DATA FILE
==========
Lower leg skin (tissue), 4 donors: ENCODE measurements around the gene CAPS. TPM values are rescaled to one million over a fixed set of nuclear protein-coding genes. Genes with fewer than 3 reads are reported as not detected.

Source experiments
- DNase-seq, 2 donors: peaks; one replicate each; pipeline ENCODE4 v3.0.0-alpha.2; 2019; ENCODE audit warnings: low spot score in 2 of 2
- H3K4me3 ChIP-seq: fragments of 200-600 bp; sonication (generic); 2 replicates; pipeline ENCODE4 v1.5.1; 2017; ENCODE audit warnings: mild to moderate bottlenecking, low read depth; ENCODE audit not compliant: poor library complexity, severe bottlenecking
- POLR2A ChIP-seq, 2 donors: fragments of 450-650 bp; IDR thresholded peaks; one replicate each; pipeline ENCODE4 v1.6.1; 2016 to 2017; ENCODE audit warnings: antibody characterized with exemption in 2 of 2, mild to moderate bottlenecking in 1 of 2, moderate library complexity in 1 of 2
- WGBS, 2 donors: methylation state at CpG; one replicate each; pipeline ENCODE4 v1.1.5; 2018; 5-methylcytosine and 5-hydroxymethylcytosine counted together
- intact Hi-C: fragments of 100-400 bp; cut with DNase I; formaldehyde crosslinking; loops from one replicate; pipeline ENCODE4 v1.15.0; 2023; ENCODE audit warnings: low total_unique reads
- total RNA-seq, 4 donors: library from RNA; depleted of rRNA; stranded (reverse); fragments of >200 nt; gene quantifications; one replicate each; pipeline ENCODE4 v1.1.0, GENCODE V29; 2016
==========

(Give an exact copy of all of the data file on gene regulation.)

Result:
Lower leg skin (tissue), 4 donors: ENCODE measurements around the gene CAPS. TPM values are rescaled to one million over a fixed set of nuclear protein-coding genes. Genes with fewer than 3 reads are reported as not detected.

Source experiments
- DNase-seq, 2 donors: peaks; one replicate each; pipeline ENCODE4 v3.0.0-alpha.2; 2019; ENCODE audit warnings: low spot score in 2 of 2
- H3K4me3 ChIP-seq: fragments of 200-600 bp; sonication (generic); 2 replicates; pipeline ENCODE4 v1.5.1; 2017; ENCODE audit warnings: mild to moderate bottlenecking, low read depth; ENCODE audit not compliant: poor library complexity, severe bottlenecking
- POLR2A ChIP-seq, 2 donors: fragments of 450-650 bp; IDR thresholded peaks; one replicate each; pipeline ENCODE4 v1.6.1; 2016 to 2017; ENCODE audit warnings: antibody characterized with exemption in 2 of 2, mild to moderate bottlenecking in 1 of 2, moderate library complexity in 1 of 2
- WGBS, 2 donors: methylation state at CpG; one replicate each; pipeline ENCODE4 v1.1.5; 2018; 5-methylcytosine and 5-hydroxymethylcytosine counted together
- intact Hi-C: fragments of 100-400 bp; cut with DNase I; formaldehyde crosslinking; loops from one replicate; pipeline ENCODE4 v1.15.0; 2023; ENCODE audit warnings: low total_unique reads
- total RNA-seq, 4 donors: library from RNA; depleted of rRNA; stranded (reverse); fragments of >200 nt; gene quantifications; one replicate each; pipeline ENCODE4 v1.1.0, GENCODE V29; 2016